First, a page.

Wednesday, October 21, 2015

Flashback to Germany - it happens in the Autumn

Many of you know I spent the majority of my first marriage in Germany from 1984 through 1987, while husband #1 served in the military.  I loved living overseas and might have stayed if I could have figured out how to do it, but things called life happen.  If I did, I would not have married Al and met many of the people that are really important in my life.  Things did turn out the way they should have.

But I was feeling a little nostalgic this morning and looking though Google Maps at roads that I walked and seeing if restaurants I knew were still in business.
Cute little apartment building with a small balcony.  Great for beer storage in the winter
With Lou and Vada at the wedding reception party - it was 31 years ago this month
I lived here – first on Lammakerweg (on the third floor with the slanted ceilings and skylight windows) and then on Andreas Fauser Strasse (on the third floor with the great balcony off the front room and the tiny balcony off the kitchen that over looked Martinskirche) in the village of Mohringen.
Andreas Fauser 24 apartment building
It was a nice suburb of Stuttgart and I really enjoyed walking through the village and the orchards surrounding it.  We had a lot of restaurants and bistros within walking distance.  For the first months there, Tim did not own a car.  Many of his friends did, and with a great system of streetcars and buses, a car wasn’t truly necessary.

The Italian Ice shop is still there - we would walk up for gelato in the eveing

The flower shop where I would treat myself to flowers

Martinskirche where there was a small farmers market on the weekend.  I would walk over for fruits and meats, fresh from the farm.
Sadly the Bier & Brezel is closed.
One of the first places that I had dinner out with friends was Bier & Brezel – where a ton of military guys frequented.  It was located at a main intersection between two fairly large US bases.  Another local place was the Terrazino for “teller pizza” – which is a pizza that was the size of a plate (or teller).  Note: if you are in Germany and ordering a meal, anything that says teller means that it’s big (teller schnitzel, etc).  Gasthof Anker was another place, and my parents stayed there during an extended visit.

These photos were taken from Google maps of houses I remember seeing as the streetcar went up and down Degerloch Hill

The tracks used to be in the middle two lanes of the road, which made it really hard to drive as you had to get out of the way

Since my ex was working all day at Kelly Barracks, he made certain I was comfortable with the streetcar system, buying tickets and traveling on my own.  One of the things I loved to do was to take the straβenbahn up and down Degerloch Hill.  I loved to look at the view over the city of Stuttgart and look at the glorious old apartment buildings as the straβenbahn got closer to Stuttgart.  I would wonder how many were still as glorious on the inside as they were on the outside.  Many times I did wish I lived in one of those houses with the 10 foot ceilings and plaster walls, terrazo floor tiles.  There was still an area where you could see some of the damage from the bombs from WWII.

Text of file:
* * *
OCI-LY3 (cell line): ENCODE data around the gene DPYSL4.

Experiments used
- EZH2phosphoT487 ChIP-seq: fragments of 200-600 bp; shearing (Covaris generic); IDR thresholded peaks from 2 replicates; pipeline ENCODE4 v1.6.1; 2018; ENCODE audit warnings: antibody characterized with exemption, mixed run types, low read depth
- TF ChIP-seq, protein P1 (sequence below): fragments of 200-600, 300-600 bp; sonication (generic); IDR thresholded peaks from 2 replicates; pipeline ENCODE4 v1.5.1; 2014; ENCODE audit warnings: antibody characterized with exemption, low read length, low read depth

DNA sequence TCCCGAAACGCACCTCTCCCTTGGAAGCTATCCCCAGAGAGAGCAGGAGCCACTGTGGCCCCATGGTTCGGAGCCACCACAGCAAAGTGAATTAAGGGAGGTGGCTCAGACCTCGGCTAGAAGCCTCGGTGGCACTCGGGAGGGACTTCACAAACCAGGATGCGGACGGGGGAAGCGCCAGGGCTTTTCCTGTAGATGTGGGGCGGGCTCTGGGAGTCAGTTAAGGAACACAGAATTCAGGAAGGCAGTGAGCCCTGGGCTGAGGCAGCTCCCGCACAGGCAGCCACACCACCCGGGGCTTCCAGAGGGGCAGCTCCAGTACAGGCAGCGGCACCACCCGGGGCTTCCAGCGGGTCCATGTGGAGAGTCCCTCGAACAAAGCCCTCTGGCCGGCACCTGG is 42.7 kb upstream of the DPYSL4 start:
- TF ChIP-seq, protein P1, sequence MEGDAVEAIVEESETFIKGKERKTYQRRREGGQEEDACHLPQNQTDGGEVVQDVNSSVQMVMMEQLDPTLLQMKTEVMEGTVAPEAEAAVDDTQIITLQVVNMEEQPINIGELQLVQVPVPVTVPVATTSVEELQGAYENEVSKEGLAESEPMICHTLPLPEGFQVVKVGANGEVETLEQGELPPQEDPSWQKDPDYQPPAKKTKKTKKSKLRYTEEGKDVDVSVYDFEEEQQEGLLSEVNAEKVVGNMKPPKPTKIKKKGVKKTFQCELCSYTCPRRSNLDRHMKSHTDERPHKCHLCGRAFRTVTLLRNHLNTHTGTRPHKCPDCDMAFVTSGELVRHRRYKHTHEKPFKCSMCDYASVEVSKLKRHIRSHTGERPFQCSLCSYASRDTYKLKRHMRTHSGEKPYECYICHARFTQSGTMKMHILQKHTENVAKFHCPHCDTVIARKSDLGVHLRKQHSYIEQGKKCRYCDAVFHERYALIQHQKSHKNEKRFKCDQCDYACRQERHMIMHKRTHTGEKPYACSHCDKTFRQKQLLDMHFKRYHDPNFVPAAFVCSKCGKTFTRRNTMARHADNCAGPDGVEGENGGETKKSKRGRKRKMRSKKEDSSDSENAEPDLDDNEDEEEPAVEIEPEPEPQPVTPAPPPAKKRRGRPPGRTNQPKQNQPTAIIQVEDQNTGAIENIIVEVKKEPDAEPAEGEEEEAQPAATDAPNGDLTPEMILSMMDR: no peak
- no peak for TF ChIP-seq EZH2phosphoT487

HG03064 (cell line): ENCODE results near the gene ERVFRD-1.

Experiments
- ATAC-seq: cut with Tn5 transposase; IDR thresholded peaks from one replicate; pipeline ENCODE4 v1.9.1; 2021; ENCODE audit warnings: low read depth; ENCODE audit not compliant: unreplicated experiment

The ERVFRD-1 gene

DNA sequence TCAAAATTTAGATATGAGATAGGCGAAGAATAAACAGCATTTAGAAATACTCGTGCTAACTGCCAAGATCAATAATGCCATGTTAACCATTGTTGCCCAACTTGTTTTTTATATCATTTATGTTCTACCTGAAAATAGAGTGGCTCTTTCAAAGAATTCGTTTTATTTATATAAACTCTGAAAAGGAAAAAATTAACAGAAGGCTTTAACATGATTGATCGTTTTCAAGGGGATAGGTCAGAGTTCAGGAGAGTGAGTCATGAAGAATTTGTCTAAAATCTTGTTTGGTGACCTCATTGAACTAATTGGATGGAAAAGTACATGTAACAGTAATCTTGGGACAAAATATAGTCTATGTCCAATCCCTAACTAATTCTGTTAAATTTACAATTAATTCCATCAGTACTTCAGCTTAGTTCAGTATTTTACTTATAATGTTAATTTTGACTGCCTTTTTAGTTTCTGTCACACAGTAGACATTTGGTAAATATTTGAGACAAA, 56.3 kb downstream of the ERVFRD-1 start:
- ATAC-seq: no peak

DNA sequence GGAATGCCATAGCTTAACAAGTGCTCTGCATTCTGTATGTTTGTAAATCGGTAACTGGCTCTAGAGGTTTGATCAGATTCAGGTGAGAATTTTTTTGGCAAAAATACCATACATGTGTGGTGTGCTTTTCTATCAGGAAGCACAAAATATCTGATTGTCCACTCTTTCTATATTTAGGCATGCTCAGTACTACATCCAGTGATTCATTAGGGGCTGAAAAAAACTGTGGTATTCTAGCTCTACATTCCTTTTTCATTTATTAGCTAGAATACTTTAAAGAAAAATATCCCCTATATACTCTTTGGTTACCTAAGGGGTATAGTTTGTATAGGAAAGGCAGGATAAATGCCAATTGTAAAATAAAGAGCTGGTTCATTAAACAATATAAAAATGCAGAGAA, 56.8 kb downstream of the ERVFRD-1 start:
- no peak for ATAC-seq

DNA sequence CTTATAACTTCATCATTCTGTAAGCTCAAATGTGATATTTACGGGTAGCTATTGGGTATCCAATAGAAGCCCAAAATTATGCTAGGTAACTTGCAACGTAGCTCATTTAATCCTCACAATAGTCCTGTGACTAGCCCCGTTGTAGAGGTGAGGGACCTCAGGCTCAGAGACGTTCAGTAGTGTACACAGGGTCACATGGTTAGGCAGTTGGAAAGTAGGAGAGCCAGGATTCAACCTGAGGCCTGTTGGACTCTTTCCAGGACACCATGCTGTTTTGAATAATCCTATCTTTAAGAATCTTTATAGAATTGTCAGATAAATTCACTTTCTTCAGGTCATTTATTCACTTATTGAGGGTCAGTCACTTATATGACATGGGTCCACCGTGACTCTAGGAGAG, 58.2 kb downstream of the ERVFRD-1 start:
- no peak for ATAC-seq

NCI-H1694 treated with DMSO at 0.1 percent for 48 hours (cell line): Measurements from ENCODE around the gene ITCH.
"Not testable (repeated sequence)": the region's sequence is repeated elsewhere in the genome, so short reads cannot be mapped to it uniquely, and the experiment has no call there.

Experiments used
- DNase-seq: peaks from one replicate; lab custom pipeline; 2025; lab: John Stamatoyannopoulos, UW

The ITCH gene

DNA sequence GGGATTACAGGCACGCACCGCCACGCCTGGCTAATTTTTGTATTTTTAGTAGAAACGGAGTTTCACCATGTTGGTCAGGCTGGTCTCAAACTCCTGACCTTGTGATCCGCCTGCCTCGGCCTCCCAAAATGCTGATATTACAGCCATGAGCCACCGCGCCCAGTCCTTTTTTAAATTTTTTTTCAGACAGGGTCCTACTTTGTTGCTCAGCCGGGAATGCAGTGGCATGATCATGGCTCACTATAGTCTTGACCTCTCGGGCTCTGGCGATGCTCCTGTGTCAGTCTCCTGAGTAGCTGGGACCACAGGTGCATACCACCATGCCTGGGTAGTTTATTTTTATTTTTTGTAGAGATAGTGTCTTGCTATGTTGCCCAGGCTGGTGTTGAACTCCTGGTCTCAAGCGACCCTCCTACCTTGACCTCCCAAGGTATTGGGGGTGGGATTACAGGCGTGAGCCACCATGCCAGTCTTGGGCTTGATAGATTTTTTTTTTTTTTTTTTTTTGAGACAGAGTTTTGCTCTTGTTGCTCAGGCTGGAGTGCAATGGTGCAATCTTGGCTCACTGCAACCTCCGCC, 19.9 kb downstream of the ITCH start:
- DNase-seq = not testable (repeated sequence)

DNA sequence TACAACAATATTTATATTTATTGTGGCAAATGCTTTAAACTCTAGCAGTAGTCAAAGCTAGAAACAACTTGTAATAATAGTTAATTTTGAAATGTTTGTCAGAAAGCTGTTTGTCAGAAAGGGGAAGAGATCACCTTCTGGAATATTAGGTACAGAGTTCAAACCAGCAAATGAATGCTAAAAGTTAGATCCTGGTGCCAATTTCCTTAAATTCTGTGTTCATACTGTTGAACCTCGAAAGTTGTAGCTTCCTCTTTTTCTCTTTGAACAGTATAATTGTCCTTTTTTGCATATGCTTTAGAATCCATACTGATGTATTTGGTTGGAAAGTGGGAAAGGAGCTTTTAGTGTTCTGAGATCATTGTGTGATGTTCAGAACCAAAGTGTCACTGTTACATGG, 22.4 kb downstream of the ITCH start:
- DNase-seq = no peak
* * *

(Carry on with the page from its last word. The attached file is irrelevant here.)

I remember the umbrella and leather store was in this first group of shops
After a time, I was pretty familiar with downtown Stuttgart and I loved walking on the Konigstraβe and go through the shops.  I bought a wonderful leather purse I used for years and a wallet that I still use occasionally.  I bought a great umbrella with a duck handle and a shoulder strap (How freaking handy is that!!), and a scarf that I wore European style for years (until it fell out of the sleeve of my coat and it was lost forever).  I do still mourn the loss of that scarf.  I remember the time that I was browsing the shops and was asked for instructions to the train station.  As I was searching for the German words in my mind, the gentleman said "Oh, you are American, you can tell me in English."

I know for many of the military guys the Konigstraβe was a different experience.  They would prowl the Konigstraβe and side streets for the clubs and bars in the evening and pick up the German girls.  If they were completely drunk before a certain hour, it was called “getting ugly early!”  That expression is still one that I use today to describe certain situations in life.

Perhaps I am nostalgic because this is the time of the Oktoberfest in Germany and there was a huge one in the Stuttgart area.  OMG – I remember being so drunk at some of these festivals, but especially this one.  Beers were the size of a barn and the schnapps!  But we had the best time at these events.  One especially entertaining evening was when the schnappsfrau was trying to hit on my father in the beer tent!  He was tickled pink.  The laughter and fun from these days are forever in my mind.


Iris said...

Hi Liz,
I came over to your blog from ASOC, and I loved reading about your time in Germany. I am glad that it was a great experience for you. I had to laugh at the 'Tellerschnitzel'! Sometimes the 'Teller' isn't even big enough and the Schnitzel hangs over the sides! I, too, adored the gorgeous homes that are situated on the hills surrounding Stuttgart. I once worked next to one of those old buildings that now houses a salon outfitter company, but was once the home of a champagne maker! Unforgettable are, of course, the many a 'Schnappsfrau' at the Volksfest. They were usually past their prime, but that didn't stop them from strapping all their 'goods' into a tight Dirndl!

Robbie said...

What a great post...I got to take a trip and not leave the couch!